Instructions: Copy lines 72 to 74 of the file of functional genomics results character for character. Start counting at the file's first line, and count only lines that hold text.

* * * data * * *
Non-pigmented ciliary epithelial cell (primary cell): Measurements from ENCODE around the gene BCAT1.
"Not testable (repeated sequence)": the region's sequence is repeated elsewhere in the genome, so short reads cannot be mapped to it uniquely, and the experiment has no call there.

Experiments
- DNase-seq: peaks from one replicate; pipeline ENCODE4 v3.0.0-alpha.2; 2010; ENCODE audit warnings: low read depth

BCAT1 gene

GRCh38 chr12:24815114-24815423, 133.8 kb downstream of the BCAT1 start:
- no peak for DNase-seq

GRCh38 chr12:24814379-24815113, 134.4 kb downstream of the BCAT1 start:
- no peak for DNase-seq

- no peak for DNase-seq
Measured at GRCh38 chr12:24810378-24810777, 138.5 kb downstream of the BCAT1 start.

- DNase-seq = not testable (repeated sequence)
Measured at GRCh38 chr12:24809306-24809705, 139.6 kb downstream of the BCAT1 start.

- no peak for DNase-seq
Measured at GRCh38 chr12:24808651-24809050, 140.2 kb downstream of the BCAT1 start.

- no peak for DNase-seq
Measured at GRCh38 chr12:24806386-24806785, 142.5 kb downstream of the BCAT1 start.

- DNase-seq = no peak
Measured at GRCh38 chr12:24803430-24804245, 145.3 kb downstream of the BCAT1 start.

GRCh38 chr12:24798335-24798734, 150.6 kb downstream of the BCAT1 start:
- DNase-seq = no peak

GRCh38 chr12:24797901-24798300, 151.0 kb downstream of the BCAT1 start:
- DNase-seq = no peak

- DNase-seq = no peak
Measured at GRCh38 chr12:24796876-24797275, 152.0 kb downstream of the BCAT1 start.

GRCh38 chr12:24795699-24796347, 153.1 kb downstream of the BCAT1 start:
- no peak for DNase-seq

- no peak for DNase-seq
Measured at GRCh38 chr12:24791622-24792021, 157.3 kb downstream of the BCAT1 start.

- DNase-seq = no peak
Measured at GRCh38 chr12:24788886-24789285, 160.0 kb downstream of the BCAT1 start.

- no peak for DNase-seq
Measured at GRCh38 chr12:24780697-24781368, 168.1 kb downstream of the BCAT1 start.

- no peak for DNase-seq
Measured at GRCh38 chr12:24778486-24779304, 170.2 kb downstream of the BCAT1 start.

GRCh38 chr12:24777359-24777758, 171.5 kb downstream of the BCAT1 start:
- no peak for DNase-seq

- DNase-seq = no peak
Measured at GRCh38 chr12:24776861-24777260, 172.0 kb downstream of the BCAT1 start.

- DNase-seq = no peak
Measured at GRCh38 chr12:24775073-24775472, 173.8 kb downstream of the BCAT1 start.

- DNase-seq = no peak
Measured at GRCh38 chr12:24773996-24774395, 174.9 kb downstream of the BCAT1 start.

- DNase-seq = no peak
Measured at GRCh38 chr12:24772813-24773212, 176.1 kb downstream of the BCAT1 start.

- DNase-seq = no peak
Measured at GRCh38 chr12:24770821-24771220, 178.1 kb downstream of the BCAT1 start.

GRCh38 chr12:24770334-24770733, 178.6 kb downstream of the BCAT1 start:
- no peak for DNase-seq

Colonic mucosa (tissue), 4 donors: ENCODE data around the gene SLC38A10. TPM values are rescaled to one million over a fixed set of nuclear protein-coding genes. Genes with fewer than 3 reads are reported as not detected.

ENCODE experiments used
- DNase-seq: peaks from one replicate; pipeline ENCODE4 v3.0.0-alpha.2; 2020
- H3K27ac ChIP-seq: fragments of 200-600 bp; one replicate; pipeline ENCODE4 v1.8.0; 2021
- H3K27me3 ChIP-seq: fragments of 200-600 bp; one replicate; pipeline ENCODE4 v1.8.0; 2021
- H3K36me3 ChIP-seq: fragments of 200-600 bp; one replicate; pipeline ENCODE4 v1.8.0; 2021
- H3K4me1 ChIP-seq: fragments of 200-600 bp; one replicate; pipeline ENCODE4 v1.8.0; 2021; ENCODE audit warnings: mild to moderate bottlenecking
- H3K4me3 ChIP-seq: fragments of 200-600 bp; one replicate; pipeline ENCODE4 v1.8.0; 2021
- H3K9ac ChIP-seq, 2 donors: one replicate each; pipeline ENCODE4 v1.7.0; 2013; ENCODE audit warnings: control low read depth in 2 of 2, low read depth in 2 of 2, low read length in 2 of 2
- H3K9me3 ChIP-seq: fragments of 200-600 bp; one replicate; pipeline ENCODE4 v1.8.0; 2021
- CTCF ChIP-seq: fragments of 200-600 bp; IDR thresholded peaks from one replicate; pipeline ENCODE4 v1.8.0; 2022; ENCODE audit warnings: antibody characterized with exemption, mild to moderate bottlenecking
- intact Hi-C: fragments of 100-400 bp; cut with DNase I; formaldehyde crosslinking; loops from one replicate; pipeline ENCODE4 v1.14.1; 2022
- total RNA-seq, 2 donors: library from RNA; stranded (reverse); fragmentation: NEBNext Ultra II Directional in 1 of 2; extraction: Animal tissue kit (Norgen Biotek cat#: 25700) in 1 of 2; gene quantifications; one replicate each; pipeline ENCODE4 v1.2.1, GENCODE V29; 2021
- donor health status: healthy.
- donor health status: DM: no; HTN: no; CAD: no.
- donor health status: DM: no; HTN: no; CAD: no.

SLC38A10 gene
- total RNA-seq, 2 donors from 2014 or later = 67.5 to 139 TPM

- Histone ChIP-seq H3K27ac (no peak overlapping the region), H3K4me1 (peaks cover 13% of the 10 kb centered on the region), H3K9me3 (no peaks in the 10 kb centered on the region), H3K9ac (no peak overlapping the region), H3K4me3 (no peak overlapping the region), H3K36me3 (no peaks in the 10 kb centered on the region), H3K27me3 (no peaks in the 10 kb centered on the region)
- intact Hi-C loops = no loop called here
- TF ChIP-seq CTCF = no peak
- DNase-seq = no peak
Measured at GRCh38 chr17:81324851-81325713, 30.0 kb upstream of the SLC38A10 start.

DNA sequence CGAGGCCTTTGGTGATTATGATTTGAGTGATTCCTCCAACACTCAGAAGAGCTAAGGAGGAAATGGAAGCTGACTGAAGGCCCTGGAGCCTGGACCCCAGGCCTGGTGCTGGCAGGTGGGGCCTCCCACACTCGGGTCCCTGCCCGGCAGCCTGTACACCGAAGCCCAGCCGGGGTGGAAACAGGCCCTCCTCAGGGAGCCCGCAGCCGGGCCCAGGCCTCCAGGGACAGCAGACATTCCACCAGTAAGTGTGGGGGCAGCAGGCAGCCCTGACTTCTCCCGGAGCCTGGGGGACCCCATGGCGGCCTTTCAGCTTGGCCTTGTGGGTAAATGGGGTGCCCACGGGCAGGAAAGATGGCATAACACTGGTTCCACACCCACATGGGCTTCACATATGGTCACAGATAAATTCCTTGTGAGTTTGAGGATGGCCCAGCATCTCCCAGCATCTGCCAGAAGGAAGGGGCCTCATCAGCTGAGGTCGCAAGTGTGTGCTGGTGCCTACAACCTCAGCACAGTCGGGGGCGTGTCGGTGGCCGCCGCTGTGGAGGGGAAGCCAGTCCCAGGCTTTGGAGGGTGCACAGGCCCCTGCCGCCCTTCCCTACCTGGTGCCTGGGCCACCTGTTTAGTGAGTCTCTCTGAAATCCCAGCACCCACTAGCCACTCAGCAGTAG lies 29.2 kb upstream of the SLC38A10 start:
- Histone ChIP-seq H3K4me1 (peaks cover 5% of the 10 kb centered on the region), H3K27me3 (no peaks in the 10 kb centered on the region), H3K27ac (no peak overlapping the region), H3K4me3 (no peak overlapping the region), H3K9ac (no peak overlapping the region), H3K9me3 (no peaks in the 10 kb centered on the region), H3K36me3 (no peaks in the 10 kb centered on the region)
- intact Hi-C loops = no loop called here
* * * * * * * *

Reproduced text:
Measured at GRCh38 chr17:81324851-81325713, 30.0 kb upstream of the SLC38A10 start.

DNA sequence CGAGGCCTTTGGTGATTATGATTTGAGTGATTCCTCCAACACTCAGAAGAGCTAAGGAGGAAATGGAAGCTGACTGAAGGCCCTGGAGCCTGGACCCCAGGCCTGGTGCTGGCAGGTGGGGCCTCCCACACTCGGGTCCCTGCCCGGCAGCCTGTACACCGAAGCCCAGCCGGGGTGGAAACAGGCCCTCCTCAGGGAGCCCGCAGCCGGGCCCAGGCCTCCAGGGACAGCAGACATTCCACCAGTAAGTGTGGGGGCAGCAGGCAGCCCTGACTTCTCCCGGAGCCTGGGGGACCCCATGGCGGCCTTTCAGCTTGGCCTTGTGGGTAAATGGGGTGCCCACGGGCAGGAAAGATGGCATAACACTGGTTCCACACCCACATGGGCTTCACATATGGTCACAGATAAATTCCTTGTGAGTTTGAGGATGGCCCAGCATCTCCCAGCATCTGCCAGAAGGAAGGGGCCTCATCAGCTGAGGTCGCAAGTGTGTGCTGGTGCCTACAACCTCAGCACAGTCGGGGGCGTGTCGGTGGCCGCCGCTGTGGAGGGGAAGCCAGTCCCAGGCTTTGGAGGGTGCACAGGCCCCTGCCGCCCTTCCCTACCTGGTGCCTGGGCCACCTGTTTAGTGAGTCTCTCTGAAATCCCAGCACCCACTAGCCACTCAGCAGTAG lies 29.2 kb upstream of the SLC38A10 start:
- Histone ChIP-seq H3K4me1 (peaks cover 5% of the 10 kb centered on the region), H3K27me3 (no peaks in the 10 kb centered on the region), H3K27ac (no peak overlapping the region), H3K4me3 (no peak overlapping the region), H3K9ac (no peak overlapping the region), H3K9me3 (no peaks in the 10 kb centered on the region), H3K36me3 (no peaks in the 10 kb centered on the region)